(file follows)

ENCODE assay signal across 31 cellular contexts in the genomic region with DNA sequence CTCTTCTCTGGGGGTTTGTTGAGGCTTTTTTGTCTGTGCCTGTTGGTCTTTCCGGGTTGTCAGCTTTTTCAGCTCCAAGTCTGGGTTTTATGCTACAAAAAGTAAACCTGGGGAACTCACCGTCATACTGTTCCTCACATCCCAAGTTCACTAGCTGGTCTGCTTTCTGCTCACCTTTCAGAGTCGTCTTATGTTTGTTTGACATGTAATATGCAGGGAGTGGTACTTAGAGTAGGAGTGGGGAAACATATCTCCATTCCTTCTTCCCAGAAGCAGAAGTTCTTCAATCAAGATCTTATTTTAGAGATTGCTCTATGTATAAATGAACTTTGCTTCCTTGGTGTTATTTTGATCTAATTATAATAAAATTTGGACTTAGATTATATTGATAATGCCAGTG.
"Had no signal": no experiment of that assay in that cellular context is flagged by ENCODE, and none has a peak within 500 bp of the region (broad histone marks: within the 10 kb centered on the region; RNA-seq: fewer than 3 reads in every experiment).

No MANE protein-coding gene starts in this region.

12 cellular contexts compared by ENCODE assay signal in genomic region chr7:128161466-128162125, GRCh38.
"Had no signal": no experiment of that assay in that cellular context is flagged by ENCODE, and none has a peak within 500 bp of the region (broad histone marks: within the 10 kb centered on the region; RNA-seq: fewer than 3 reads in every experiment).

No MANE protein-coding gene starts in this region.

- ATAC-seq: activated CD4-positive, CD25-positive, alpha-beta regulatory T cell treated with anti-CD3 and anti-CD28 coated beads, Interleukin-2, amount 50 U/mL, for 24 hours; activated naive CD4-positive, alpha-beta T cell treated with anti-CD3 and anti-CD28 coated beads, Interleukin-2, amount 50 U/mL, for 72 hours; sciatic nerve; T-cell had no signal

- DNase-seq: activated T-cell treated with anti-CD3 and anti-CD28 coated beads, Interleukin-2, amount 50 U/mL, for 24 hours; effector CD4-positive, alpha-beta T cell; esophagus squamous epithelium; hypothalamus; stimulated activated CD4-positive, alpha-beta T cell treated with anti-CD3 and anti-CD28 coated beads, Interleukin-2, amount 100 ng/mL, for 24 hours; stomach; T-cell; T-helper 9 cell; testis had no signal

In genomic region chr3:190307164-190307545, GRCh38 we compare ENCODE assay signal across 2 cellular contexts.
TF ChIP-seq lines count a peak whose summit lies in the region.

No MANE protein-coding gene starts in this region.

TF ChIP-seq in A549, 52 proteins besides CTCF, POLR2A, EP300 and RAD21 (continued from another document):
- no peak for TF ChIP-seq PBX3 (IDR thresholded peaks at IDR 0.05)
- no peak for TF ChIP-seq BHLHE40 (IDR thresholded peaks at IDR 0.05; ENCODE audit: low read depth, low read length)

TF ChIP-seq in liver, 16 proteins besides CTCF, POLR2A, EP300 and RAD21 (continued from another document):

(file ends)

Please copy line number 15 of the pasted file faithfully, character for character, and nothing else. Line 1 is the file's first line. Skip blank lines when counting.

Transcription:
TF ChIP-seq in liver, 16 proteins besides CTCF, POLR2A, EP300 and RAD21 (continued from another document):